The youngster said it was a great honour to be able take part in one of the most significant conferences. “We have been tasked with a great responsibility, as the youth of South Africa at the Youth Climate negotiations at COP 17.”

Mazibuko said young citizens needed to be reached through a media with which they are comfortable.

“Television advertisements and radio seem to be the trendy aspects of their lives but social networks would be the most successful. More initiatives need to be made available and an interest in ‘go green’ projects should be created.”

Art is one way in which Mazibuko will communicate her messages. “Generation Earth is a ‘go green’ organisation in many schools and Mark Mohan, who is the president of the Generation Earth at the National School of the Arts, is working on ways to further create interest.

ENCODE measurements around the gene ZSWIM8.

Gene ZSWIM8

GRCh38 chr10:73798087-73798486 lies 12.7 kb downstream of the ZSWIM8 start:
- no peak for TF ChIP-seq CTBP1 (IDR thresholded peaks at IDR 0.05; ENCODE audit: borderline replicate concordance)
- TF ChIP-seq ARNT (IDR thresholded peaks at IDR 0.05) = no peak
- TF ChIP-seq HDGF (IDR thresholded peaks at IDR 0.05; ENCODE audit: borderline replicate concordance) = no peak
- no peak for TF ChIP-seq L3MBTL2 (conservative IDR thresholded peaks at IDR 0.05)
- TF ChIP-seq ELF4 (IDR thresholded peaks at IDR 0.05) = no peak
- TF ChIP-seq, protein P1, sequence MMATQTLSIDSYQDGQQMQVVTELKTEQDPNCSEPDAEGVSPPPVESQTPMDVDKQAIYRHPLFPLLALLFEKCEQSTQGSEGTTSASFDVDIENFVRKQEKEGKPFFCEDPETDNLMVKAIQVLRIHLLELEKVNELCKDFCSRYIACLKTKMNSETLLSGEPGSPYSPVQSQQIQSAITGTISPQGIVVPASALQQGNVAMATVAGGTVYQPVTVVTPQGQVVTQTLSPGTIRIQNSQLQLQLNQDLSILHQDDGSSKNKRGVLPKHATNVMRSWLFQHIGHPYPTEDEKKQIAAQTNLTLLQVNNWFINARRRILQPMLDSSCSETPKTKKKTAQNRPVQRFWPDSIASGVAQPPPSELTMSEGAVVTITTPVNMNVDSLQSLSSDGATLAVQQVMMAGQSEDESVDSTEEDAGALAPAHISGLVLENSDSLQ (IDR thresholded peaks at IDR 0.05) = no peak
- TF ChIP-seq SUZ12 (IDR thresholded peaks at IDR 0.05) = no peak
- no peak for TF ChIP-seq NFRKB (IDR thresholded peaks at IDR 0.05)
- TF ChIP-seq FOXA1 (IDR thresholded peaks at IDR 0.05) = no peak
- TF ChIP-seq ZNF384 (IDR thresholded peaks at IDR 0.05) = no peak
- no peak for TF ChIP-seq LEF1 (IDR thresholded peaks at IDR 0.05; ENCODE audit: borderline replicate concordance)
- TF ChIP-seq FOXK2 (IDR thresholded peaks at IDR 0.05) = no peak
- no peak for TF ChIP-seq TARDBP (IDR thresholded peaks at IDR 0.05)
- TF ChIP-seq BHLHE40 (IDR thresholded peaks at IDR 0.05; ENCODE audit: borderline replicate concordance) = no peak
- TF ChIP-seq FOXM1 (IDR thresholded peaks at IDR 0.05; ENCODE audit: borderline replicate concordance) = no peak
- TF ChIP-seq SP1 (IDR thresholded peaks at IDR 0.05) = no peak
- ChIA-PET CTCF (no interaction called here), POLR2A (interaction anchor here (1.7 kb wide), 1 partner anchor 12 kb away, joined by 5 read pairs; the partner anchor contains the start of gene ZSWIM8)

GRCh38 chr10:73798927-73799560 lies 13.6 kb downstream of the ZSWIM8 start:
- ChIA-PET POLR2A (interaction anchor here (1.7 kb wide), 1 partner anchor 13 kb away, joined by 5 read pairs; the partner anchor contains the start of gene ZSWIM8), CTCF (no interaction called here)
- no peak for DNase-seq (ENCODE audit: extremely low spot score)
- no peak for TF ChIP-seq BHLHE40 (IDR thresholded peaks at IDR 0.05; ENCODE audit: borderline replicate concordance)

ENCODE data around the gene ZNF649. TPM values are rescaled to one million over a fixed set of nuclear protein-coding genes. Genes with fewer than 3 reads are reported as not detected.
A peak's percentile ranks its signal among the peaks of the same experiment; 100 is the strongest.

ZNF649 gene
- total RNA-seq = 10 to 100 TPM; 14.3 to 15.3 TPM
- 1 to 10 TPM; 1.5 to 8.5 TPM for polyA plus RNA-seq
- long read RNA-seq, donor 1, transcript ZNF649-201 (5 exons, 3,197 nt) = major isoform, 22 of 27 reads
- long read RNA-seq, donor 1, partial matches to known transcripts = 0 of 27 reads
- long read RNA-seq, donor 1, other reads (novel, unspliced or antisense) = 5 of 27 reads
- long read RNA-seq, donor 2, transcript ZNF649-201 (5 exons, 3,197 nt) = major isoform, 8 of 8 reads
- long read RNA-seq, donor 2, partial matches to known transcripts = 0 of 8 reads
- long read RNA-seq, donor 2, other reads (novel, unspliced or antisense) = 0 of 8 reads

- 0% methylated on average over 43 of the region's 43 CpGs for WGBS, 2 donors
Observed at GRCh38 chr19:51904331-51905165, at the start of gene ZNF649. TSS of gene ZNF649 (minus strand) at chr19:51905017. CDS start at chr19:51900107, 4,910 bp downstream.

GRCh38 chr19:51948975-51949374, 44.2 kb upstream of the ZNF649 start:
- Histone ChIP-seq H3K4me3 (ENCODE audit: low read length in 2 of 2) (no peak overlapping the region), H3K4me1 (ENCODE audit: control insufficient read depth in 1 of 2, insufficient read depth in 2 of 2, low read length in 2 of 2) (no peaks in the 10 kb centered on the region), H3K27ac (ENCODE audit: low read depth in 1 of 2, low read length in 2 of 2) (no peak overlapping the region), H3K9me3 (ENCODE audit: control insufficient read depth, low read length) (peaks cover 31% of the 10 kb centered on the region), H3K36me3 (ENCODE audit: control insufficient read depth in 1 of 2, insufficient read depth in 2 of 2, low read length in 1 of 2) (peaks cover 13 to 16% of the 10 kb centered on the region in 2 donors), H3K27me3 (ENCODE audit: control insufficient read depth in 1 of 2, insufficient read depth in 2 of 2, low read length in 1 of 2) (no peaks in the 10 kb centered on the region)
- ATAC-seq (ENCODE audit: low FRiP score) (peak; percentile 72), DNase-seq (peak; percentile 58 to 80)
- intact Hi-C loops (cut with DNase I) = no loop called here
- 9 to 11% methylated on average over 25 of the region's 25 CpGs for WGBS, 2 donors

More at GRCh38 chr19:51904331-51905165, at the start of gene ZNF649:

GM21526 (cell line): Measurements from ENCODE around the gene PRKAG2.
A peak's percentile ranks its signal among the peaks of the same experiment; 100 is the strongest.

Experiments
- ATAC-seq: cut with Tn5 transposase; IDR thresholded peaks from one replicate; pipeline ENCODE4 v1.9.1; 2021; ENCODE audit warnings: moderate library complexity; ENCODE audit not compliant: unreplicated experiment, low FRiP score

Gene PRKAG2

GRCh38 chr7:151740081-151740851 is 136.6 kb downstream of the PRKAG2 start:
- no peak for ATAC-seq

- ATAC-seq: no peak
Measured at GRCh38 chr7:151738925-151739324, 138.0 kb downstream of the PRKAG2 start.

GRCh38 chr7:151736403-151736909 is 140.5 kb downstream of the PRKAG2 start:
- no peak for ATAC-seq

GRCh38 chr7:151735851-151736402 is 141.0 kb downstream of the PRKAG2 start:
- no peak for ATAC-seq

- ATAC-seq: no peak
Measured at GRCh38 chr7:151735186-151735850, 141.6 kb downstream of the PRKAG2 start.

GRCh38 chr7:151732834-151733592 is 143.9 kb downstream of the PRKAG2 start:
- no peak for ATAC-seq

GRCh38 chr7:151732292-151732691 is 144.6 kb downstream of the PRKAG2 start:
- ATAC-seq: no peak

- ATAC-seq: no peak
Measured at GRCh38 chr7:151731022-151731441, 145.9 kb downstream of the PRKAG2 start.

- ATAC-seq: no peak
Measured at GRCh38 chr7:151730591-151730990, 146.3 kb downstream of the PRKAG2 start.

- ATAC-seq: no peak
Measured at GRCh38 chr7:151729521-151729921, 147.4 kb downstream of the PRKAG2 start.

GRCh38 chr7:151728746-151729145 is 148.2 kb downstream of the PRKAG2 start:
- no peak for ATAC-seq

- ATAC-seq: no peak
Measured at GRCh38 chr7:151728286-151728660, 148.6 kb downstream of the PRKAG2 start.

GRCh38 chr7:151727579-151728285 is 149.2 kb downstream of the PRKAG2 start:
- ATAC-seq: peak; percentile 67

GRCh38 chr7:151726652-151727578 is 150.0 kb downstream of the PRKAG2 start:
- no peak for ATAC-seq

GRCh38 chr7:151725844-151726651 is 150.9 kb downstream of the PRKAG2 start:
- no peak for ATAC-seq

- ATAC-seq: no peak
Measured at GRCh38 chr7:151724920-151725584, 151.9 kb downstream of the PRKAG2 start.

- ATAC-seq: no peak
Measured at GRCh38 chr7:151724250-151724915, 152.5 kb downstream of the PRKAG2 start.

“Our school specialises in art and we could have plays on the environmental impact that climate change has. A series of art works showing what Mother Earth will look like a few years from now could be successfully done,” she said.

She also plans on organising more debates on environmental sustainability.

‘Changing light bulbs is not enough’

KwaZulu-Natal pupil Gabriel Adderley attends Wykeham Collegiate and firmly believes government and policy makers need to be challenged on climate change issues, and “changing light bulbs and short showers is not enough”.

“It’s exciting to be part of something that’s big and involves such an international range of people. Climate issues are featuring more and more in the media and developing an eco-conscience is becoming necessary for corporate bodies and governments to promote their public image,” said Adderley.